As an educator working in schools for three decades, twelve of which have been in girls’ schools, I have been proud to see the journey of empowerment of young women where, in today’s world, many don’t give a fleeting glance towards the opportunities once denied women since they are now just a normalised part of their daily lives.
This is very welcomed since it is a far cry from my own adolescence where girls who worked at the local council offices had to give up their jobs once they married.
The condemnation of such practices fuelled the feminist rhetoric in the 70s which meant at my all girls’ school, morning hymns were replaced by more meaningful and contemporary anthems such as Helen Reddy’s “I Am Woman” and authors such as Simone de Beauvoir and Germaine Greer were mandatory texts on the senior English reading lists.
The heady messages of those times, that we received from our school and from the challenges we could see to established patriarchal hegemonies, encouraged my friends and I to act and feel ‘liberated’.
However, over that time, whilst there has been considerable success in breaking through stereotypical gendered conventions assigned to women and girls, with girls’ education playing a critical role in achieving this, there appears to me to have emerged an absence or omission, an empty space, in discussions around gender equity when we turn our attention to the constructions of ‘masculinity’ as applied to adolescent boys.
Whilst there are many glass ceilings still to smash for women, my concern is that whilst the objectification of girls by boys has been ‘outed’ and challenged (rightly so and remains a work in progress), there has not been the same vigilance in addressing the ways adolescent girls, purposefully or not, objectify adolescent boys.
To me, that uneasy silence signals an unacceptable gender double standard and remains a significant challenge for girls’ education to address this gendered construction perpetuated by young girls, purposefully or not, if the achievement of gender equity really is the end game.
A couple of events have sparked my concerns beginning, several years ago, when I visited a locked child psychiatric facility where a friend of mine’s twelve year old son was being tube fed because he was suffering from bulimia. Repeated physical and emotional abuse regarding his slightly overweight and less than athletic physique on a school football camp by older boys, led to an obsession with attaining the ideal profile.
Whilst statistically, ten to fifteen percent of people with eating disorders are male, Metzger (2013) suggests that it is more like thirty percent due to chronic under reporting. As well, eating disorders in boys are the highest cause of death from any psychological illness causing around twenty per cent of fatalities.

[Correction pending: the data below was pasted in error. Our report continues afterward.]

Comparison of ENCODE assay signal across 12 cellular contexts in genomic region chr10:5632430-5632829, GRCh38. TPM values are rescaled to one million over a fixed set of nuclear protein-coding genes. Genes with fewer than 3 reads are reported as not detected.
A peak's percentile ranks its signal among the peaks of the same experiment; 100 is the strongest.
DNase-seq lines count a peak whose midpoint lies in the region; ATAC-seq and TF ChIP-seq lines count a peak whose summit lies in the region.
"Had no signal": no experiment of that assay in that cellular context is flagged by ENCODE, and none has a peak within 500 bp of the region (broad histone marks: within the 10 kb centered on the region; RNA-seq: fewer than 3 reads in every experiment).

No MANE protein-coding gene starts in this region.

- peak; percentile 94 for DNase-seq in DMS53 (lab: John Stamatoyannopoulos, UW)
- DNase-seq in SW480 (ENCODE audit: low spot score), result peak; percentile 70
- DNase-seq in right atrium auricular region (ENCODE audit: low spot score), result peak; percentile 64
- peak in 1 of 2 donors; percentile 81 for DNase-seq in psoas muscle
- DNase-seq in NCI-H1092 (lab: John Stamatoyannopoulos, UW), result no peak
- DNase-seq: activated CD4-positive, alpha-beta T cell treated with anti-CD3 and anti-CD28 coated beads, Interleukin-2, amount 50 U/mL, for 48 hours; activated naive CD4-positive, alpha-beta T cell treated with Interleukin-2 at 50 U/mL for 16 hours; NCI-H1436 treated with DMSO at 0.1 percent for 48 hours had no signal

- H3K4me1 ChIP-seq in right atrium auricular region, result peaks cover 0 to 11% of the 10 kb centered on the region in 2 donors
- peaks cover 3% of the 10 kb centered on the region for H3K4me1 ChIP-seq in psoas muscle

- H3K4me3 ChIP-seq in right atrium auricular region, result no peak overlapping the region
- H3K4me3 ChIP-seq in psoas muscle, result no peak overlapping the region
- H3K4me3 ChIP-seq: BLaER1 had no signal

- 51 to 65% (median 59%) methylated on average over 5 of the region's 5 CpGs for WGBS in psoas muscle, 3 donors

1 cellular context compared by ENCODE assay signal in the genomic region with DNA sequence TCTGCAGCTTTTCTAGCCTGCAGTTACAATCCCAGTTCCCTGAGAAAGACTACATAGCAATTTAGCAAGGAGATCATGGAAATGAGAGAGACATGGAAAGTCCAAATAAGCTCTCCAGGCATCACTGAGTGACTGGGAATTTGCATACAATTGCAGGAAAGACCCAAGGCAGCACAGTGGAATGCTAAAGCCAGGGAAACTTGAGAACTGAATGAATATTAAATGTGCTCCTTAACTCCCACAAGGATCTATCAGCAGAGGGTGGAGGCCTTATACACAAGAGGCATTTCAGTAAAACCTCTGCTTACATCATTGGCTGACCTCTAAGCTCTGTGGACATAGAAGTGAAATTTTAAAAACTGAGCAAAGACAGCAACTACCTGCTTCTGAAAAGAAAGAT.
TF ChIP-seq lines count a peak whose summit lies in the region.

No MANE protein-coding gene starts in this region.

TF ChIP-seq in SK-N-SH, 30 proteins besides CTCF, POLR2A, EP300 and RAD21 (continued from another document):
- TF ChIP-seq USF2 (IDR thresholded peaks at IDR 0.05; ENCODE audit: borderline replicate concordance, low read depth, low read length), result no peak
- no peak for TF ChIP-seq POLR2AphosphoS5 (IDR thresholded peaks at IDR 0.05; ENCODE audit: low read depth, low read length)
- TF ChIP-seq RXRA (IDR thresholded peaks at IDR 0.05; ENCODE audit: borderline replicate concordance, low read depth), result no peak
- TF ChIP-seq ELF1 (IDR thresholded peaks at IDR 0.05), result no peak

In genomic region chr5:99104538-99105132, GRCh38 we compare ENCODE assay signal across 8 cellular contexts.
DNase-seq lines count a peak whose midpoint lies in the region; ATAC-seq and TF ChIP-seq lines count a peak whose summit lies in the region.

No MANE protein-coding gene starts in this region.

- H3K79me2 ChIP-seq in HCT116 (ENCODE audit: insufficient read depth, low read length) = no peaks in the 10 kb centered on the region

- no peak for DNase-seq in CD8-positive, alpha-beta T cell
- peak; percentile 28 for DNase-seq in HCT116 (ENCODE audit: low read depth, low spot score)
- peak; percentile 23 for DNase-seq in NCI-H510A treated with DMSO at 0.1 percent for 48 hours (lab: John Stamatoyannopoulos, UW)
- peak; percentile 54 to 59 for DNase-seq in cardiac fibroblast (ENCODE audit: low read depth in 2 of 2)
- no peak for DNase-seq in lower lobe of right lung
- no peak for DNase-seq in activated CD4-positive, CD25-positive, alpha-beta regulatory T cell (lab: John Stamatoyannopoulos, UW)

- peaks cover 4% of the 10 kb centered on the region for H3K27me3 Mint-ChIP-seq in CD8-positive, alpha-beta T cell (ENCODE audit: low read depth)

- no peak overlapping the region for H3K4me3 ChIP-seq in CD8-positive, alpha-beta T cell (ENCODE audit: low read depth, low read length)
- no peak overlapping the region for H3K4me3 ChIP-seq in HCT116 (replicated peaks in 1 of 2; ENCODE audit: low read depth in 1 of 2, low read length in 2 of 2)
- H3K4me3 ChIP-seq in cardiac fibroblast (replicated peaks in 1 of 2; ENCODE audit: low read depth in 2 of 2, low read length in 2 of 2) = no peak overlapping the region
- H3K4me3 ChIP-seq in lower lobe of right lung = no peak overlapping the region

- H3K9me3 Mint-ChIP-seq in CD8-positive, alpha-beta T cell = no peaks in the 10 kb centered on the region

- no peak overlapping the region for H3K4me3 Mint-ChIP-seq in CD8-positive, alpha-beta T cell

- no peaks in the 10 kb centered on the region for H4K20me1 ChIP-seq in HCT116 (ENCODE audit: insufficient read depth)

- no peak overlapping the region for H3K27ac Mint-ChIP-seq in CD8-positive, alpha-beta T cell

Body image is critically important to young boys and girls of 12, 13 and 14 know what they want.
Whilst they are adamant that they do not want to be judged for their looks or physical attributes their male ‘hotties’ still fit the relatively simplistic binary stereotype that boys are either physically buff and dumb or intelligent and nerdy.
Girls describe the most desirable qualities in boys as being confident and having high self-esteem, qualities which rather ironically have strong associations with body image. So, whilst not directly objectifying desirable body traits, adolescent girls are in fact doing exactly that which enables the media to jump on board.
In the absence of scholarly articles that address these issues (and there are few), there are a plethora of websites that set out to ‘assist’ boys through the murky journey of puberty that are frankly, insulting but develop a strong on-line readership because, apparently, they identify what girls want.
Whilst demeaning websites that suggest boys’ attractiveness to girls is enhanced by tip one - wearing deodorant and, tip two - showering each day, can be removed at the click of a mouse, the greater concern is that their existence is ratified by some societal sense of legitimacy or currency towards discussions such as this.
As well, a recent article in this magazine referred to a principal taking down a ‘hook up’ wall of photographs of young men set up by senior girls at the school. While this is deplorable for just what it is, it is even more concerning when one boy interviewed revealed that the ‘wall’ was common knowledge and had been there for some time but no action had been taken because it was ‘only of boys’. I would suggest that this feeling exists for boys across our nation and is symptomatic of a sense of disempowerment in young men when it comes to issues of gender identity.
In summary, I am wondering if a similar ‘patriarchal’ sin has been committed by not challenging the objectification of men and boys when we can see the psychological and societal consequences for them are so disturbing. While this is a challenge across the whole education sector, it is of particular significance for girls’ education since without confronting this apparent double standard, and applying the core equities of gender to men and boys, many will remain marginalised outsiders and women will be lesser for it.
The consequence of this is that the still intact glass ceilings will remain impenetrable for today’s girls and tomorrow’s women.
*This is an edited version
The full article can be viewed here.
Metzger, L. “What I’ve learned about eating disorders and teenage boys.” The Huffington Post. 9.6.2013.
Dr Donna Evans works as a sessional lecturer & researcher with Federation University in Churchill Victoria & has her own consultancy - Compass Education www.compasseducation.com.au. She can be contacted at firstname.lastname@example.org or email@example.com